I remembered the S-Biner and went hunting for them on the web. I soon found out that a new plastic version had been released since I’d first seen them.For my purposes, I thought plastic would work just fine and, as an added bonus, I found that they were made in a variety of colors, including black, red, blue, olive, yellow, and pink. That was perfect for what I needed! I had gotten my son a blue Fenix EO1 flashlight to match his pack, and my daughter a purple EO1 to match hers. I wanted to attach the light to their packs in a way that they couldn’t easily lose them, but make it so that they could access them, if needed, without any problems. With the plastic S-Biners, I was able to get blue ones for the boy, and pink ones for my daughter. They matched their packs and were easy to take on and off. Color coordination is always nice (the kids loved it), plus I could easily keep track of whose were whose that way.
The plastic S-Biners come in two sizes, a #2 and a #4. The #2 is a compact 2 inch by 1 inch, while the #4 is almost twice as big at 3 ½ inches by 1 9/16 inches. I ended up ordering two blue #2’s for my boy, two pink #2’s for my daughter, and two olive #4’s for myself, just because I figured I probably needed a couple as well. Niteize also makes a #10 size in black plastic only. It’s a gigantic 10 3/8 inch by 4 7/8 inch model. I didn’t snag one of those. I might have, just for the novelty of it, if I had seen it when I was ordering. I’m not quite sure what you’d use that one for, but I could probably have come up with something had I gotten one!
All S-Biners operate very simply. They are S shaped (thus the name) and have two hinged one-way gates located in either opening of the S. The gate easily pushes in for snapping them onto, and off of, gear, yet remains securely closed once clipped on. They’re fast and easy to use. They’re much quicker than a locking carabiner, and lighter weight too. The kids (ages 4 and 5) didn’t have any problems operating them either, which is exactly what I was hoping for. For items that you may want to secure, but keep ready for use, they’re perfect. I’ve used mine for the aforementioned flashlights, for pocketknives and multi-tools, keys, and other tools so far. The large #4’s work very well on sheaths. I tried mine on a JRE Leather bushcraft style sheath for my old Mora #2 ½. It rapidly converts the high ride bushcraft sheath into a low ride dangler and makes it easy to just snap onto a belt loop for carry. It’s equally easy to unclip it once in camp, or around the house. Being able to quickly shift the knife around from my belt to my pack and back is extremely convenient too. The S-Biners would also work well for hanging bags or other items off of lines or hooks either at home or at the campsite.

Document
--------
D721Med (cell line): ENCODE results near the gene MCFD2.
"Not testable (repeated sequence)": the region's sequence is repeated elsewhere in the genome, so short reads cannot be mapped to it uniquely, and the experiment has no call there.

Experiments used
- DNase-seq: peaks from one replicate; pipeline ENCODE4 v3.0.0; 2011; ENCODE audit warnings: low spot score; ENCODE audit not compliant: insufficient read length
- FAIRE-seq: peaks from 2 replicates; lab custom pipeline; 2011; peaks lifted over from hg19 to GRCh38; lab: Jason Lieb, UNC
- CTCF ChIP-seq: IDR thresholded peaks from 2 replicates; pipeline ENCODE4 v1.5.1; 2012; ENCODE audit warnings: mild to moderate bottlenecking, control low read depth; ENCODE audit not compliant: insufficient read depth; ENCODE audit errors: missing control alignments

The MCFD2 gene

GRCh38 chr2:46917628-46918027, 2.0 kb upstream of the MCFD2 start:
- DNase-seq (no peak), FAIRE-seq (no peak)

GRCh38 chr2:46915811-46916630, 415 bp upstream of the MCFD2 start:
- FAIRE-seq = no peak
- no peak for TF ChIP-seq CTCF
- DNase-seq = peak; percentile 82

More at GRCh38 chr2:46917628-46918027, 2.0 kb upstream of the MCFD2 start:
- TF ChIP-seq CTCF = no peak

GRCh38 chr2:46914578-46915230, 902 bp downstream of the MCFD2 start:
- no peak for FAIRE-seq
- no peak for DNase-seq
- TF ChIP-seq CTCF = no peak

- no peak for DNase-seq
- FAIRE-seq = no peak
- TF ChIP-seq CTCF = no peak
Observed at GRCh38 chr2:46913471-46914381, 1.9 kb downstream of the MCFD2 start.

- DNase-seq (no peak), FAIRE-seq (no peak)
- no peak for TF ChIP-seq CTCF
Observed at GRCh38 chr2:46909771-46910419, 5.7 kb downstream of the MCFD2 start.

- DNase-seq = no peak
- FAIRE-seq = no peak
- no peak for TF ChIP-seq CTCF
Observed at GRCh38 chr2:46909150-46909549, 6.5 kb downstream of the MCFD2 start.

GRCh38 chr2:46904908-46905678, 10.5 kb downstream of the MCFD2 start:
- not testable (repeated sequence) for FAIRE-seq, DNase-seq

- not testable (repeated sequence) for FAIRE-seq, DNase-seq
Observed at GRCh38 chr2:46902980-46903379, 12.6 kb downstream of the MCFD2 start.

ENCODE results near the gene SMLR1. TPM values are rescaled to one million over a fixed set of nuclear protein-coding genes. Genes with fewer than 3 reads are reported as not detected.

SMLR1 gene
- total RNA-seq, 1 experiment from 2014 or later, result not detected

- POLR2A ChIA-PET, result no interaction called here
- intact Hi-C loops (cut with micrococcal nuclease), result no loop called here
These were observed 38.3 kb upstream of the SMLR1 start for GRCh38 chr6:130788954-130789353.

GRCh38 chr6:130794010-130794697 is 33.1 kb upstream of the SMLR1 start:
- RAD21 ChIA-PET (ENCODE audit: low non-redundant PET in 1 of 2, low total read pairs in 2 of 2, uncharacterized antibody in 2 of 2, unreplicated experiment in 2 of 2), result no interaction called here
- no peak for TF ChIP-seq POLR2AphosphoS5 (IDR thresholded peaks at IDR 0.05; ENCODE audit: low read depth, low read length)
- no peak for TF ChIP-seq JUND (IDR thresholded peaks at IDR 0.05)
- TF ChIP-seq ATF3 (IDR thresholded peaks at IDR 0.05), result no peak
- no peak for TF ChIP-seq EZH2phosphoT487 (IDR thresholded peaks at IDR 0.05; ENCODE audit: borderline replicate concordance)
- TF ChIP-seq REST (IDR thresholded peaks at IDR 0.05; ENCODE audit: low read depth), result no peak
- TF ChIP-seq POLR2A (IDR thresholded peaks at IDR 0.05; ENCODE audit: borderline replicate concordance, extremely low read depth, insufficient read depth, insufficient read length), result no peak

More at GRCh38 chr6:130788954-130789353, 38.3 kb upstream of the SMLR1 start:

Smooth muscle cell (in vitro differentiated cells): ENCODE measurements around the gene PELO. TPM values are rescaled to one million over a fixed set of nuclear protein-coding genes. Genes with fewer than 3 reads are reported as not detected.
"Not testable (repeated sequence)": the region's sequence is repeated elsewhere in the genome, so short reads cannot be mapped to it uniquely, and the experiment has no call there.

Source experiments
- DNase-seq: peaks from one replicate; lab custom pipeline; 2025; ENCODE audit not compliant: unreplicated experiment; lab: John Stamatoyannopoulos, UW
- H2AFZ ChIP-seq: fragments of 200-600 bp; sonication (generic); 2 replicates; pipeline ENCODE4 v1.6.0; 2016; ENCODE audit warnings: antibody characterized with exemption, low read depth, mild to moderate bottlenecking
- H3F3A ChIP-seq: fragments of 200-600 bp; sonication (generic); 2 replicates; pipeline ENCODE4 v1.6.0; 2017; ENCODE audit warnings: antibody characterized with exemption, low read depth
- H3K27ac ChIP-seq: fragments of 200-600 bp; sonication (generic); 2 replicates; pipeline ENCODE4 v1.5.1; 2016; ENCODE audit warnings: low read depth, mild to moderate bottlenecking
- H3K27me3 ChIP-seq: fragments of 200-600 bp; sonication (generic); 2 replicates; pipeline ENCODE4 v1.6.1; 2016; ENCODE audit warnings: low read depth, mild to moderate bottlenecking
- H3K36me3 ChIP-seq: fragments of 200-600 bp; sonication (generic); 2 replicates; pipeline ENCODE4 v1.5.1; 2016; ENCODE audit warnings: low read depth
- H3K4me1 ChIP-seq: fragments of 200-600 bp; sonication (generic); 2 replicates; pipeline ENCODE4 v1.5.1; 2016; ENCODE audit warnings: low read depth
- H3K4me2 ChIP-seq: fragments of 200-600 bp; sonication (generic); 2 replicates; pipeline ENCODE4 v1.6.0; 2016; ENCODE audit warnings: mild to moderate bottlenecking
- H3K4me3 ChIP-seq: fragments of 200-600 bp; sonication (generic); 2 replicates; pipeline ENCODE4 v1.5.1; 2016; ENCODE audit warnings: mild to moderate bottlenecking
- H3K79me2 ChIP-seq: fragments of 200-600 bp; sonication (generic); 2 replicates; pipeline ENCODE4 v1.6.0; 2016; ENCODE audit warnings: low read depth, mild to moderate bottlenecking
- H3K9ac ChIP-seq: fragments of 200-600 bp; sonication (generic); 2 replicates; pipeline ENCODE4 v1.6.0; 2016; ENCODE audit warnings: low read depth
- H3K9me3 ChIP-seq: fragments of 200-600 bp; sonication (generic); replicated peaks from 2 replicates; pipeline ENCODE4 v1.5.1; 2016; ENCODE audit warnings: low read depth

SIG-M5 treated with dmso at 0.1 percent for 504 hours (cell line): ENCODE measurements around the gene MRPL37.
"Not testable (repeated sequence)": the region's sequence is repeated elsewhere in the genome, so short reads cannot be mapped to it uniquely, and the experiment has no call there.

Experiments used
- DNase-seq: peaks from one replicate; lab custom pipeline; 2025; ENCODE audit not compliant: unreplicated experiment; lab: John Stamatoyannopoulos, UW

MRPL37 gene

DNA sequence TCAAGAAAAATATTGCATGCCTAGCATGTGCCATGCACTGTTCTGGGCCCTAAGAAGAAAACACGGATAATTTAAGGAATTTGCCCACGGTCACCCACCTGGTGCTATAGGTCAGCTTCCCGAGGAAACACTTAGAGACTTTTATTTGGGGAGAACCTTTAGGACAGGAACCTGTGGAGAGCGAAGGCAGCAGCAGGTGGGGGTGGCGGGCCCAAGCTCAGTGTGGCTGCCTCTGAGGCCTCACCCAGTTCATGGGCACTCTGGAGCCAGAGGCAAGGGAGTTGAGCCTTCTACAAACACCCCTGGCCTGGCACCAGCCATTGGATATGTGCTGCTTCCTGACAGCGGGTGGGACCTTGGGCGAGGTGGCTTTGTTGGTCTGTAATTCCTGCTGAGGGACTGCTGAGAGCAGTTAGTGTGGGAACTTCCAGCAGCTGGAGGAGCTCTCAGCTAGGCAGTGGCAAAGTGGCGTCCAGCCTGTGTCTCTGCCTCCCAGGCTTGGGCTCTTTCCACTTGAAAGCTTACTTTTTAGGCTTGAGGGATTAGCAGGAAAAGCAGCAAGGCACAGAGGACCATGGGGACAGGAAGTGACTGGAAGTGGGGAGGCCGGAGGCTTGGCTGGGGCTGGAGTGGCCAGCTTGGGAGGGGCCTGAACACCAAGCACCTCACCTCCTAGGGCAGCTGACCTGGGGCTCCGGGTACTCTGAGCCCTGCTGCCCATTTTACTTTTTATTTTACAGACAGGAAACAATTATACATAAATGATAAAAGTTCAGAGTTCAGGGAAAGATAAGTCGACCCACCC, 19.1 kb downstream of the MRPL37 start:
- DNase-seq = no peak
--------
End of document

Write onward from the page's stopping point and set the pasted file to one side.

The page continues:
It’s worth noting that while S-Biners are really handy for carrying gear, they are not rated as weight bearing devices, and should not be used for climbing! With that said, they seem plenty durable and should hold up to normal use just fine. I don’t anticipate any issues using them for any of my intended purposes, and wouldn’t hesitate to clip on other gear to my pack (such as cook kits, rolled ponchos, or mess kits) with them as needed. Aside from their convenience, and their cool color options, possibly the best thing about S-Biners is that they’re extremely affordable. I picked mine up from Lighthound.com for $1 a piece for the #2’s, and $1.50 a piece for the #4’s! At that price I should have gotten another dozen to scatter around my gear and I assuredly will the next time I order. The stainless steel ones really don’t cost much more, so if you think you might want the extra strength of steel, that isn’t going to break the bank either. If you need a way to easily attach gear to your packs, keep things clipped more neatly, on or about your body, or just want to keep things neatly hooked together, take a look at Niteize’s S-Biners. They’re one of those handy, inexpensive items that you’ll wonder how you lived without once you use them!